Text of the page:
Americans urged to enjoy 4th, stay vigilant
'We believe everything's being done that should be done'
WASHINGTON (CNN) -- With millions of Americans looking forward to fireworks shows and public activities over the Fourth of July holiday, the message from top Bush administration officials was to remain vigilant, but don't let terrorism concerns disrupt the festivities.
"Well, as you know, there have been a variety of reports coming in, intelligence reports that suggest we ought to be especially vigilant as we go into the Fourth of July season," Secretary of State Colin Powell said Sunday on CBS's "Face the Nation."
Powell was referring to an alert he said was issued to law enforcement agencies nationwide -- but not the general public -- about possible terrorist activity around the Fourth of July.
U.S. officials said the possibility of an attack on July 4 was mentioned Wednesday in the FBI's weekly electronic communication to field offices and state and local law enforcement agencies, which repeated the same general information included in previous alerts.
Powell called it a "prudent alert" and said the government would be assessing the potential for additional threats in the coming days. He said the FBI and CIA were working with intelligence and law enforcement at all levels to examine the threat potential.
"The administration looks constantly at the threat level," National Security Adviser Condoleezza Rice said on CNN's "Late Edition."
"And right now we believe everything's being done that should be done to try and make July Fourth as safe as possible."
The FBI did not make any recommendations to local law enforcement, leaving security arrangements up to each jurisdiction.
Security efforts will be stepped up in the nation's capital for Fourth of July celebrations, but Washington Mayor Anthony Williams said it was just a reality of post September 11.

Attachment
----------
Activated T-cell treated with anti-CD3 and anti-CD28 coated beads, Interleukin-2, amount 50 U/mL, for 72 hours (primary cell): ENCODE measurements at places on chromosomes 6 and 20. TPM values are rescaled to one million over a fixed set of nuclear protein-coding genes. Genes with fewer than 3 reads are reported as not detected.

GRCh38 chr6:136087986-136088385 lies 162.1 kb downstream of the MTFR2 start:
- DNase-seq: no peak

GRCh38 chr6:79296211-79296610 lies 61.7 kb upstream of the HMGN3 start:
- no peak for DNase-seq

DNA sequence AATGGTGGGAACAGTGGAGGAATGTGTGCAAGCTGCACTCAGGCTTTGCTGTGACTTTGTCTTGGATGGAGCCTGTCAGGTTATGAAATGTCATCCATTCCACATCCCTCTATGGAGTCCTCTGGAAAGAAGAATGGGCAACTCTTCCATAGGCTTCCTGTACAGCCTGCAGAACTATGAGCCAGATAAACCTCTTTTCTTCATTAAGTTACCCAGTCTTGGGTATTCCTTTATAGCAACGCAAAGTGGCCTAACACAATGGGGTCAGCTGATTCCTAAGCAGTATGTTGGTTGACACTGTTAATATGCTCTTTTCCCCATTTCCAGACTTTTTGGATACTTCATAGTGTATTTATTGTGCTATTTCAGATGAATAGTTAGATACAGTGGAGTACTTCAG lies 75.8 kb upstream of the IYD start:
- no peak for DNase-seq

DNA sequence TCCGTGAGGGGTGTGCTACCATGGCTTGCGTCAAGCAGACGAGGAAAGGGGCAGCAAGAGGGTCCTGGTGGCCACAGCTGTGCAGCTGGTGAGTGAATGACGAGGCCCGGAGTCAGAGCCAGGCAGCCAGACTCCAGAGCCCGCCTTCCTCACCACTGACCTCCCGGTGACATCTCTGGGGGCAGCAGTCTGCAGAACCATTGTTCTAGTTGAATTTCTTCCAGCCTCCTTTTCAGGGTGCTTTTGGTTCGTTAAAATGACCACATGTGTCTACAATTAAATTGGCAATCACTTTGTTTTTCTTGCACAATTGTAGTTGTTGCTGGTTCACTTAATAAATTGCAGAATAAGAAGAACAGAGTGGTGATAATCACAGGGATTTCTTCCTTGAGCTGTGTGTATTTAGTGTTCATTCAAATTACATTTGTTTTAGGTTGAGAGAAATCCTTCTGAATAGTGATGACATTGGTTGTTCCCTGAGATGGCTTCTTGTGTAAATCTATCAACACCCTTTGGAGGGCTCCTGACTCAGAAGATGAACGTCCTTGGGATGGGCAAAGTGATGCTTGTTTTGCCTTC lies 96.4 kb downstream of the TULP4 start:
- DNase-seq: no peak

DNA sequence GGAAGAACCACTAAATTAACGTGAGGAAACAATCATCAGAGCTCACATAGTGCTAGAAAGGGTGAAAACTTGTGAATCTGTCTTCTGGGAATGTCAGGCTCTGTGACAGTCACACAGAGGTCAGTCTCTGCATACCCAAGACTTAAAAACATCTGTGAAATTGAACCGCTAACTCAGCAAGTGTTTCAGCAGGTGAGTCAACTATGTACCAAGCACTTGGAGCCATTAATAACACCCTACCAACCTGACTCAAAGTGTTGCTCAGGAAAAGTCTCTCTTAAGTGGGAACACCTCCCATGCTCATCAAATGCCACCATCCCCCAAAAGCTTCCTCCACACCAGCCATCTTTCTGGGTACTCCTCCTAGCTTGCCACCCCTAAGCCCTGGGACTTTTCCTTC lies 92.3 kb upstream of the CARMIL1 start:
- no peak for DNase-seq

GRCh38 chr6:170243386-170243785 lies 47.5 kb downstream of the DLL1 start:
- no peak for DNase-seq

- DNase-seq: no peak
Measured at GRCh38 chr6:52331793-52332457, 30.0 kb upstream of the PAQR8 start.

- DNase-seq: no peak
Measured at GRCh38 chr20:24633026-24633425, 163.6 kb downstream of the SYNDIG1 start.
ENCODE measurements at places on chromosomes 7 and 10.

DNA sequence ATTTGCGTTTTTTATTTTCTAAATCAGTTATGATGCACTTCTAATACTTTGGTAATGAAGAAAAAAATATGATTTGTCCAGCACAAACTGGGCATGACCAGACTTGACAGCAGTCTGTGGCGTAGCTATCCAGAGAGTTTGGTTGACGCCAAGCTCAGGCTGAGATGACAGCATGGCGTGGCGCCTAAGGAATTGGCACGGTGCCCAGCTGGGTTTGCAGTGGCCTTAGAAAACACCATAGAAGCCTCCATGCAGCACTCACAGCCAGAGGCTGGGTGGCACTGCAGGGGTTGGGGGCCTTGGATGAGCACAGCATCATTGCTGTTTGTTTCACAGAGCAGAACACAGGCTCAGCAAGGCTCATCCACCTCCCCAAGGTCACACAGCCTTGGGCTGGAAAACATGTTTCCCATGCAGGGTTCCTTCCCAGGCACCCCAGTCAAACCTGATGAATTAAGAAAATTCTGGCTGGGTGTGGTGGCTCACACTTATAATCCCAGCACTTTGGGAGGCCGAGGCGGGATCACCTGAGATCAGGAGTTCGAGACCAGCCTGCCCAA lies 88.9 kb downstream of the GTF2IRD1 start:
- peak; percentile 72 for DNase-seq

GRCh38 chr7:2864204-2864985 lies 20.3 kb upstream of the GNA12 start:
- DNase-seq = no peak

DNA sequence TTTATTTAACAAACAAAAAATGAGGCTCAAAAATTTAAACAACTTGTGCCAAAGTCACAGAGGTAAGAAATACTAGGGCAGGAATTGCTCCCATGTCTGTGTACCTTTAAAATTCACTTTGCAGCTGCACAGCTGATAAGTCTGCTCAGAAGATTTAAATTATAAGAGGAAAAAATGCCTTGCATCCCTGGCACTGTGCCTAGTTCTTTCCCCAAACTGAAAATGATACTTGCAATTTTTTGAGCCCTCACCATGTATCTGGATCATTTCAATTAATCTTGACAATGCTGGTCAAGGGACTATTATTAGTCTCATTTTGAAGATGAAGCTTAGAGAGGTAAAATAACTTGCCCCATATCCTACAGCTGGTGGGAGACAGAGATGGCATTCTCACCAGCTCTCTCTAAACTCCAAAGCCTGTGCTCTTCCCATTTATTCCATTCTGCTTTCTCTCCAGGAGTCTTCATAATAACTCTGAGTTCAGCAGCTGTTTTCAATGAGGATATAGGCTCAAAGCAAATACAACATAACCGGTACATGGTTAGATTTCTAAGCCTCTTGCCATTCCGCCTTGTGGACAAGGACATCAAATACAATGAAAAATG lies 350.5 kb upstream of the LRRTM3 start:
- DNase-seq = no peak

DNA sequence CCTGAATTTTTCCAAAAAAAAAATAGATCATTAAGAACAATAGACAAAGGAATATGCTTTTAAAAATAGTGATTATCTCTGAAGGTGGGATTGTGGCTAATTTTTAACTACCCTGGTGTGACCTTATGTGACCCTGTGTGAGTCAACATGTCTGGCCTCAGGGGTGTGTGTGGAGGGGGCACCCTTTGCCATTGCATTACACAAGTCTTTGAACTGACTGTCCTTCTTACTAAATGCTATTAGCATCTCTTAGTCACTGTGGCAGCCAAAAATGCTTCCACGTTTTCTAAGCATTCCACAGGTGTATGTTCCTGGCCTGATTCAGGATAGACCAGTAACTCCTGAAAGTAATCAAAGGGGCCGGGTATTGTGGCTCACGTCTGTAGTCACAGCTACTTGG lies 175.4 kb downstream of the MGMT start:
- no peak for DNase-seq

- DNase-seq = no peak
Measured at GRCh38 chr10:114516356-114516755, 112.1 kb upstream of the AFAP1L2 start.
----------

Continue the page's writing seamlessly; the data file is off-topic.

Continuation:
"People have come back to this city, they're visiting this city once again, and I think we can show, as we've shown over the last few months, that we can have an open city and a safe city. People have to allow more time now."
Las Vegas Mayor Oscar Goodman echoed the calls for vigilance, but said nothing extraordinary would be done in his city for the Fourth of July, including special searches.
"We're going to have our parades, we're going to have our symphonies, our concerts and everyone's going to have good time," Goodman said.
Seattle Mayor Greg Nickels, also appearing on "Late Edition," said the city's goal was to be the most prepared city in the United States.
"We know that Seattle is mentioned frequently ... a computer was found in Afghanistan showing pictures of Seattle-area landmarks. So we are in constant contact with the FBI and with other federal authorities," Nickels said.
"We have had no specific or credible threats, but we don't take that as any kind of comfort. We know we need to be ready and we know that, that vigilance is the price of freedom."
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